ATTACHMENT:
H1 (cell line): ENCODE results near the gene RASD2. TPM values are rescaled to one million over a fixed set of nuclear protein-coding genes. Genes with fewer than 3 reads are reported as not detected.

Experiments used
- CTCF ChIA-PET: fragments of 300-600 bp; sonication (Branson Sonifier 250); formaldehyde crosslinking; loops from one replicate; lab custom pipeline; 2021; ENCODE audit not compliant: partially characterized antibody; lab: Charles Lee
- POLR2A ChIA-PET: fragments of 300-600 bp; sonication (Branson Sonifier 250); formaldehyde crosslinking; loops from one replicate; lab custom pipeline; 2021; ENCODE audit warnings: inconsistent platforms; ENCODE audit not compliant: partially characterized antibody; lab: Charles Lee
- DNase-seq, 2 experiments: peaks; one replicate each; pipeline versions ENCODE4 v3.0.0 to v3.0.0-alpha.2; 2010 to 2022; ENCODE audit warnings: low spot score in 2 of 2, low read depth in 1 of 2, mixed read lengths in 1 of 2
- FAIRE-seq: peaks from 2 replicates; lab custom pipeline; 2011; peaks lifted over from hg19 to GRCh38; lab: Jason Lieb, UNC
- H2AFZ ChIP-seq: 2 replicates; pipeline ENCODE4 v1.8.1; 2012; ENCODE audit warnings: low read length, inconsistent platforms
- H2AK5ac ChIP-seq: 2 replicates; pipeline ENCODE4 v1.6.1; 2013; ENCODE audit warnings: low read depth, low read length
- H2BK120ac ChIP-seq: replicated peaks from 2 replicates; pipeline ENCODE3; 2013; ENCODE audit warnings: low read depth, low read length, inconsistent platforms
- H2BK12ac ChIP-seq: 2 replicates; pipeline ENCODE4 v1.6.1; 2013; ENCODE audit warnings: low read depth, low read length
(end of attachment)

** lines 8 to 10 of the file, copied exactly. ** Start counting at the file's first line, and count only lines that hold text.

- H2AK5ac ChIP-seq: 2 replicates; pipeline ENCODE4 v1.6.1; 2013; ENCODE audit warnings: low read depth, low read length
- H2BK120ac ChIP-seq: replicated peaks from 2 replicates; pipeline ENCODE3; 2013; ENCODE audit warnings: low read depth, low read length, inconsistent platforms
- H2BK12ac ChIP-seq: 2 replicates; pipeline ENCODE4 v1.6.1; 2013; ENCODE audit warnings: low read depth, low read length